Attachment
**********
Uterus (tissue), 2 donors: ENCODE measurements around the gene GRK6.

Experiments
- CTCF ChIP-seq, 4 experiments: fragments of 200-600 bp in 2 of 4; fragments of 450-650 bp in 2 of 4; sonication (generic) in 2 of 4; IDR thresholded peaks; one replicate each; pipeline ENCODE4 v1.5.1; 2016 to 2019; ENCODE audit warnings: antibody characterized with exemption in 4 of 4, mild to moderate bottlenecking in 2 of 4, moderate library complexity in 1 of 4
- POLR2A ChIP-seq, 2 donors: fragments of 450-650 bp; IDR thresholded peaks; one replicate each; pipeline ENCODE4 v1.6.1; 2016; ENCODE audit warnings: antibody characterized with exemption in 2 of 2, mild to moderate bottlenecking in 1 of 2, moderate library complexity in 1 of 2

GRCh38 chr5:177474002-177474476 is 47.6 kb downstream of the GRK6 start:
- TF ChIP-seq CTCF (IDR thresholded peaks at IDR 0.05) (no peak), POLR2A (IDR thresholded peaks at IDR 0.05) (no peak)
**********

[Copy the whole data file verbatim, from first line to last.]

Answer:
Uterus (tissue), 2 donors: ENCODE measurements around the gene GRK6.

Experiments
- CTCF ChIP-seq, 4 experiments: fragments of 200-600 bp in 2 of 4; fragments of 450-650 bp in 2 of 4; sonication (generic) in 2 of 4; IDR thresholded peaks; one replicate each; pipeline ENCODE4 v1.5.1; 2016 to 2019; ENCODE audit warnings: antibody characterized with exemption in 4 of 4, mild to moderate bottlenecking in 2 of 4, moderate library complexity in 1 of 4
- POLR2A ChIP-seq, 2 donors: fragments of 450-650 bp; IDR thresholded peaks; one replicate each; pipeline ENCODE4 v1.6.1; 2016; ENCODE audit warnings: antibody characterized with exemption in 2 of 2, mild to moderate bottlenecking in 1 of 2, moderate library complexity in 1 of 2

GRCh38 chr5:177474002-177474476 is 47.6 kb downstream of the GRK6 start:
- TF ChIP-seq CTCF (IDR thresholded peaks at IDR 0.05) (no peak), POLR2A (IDR thresholded peaks at IDR 0.05) (no peak)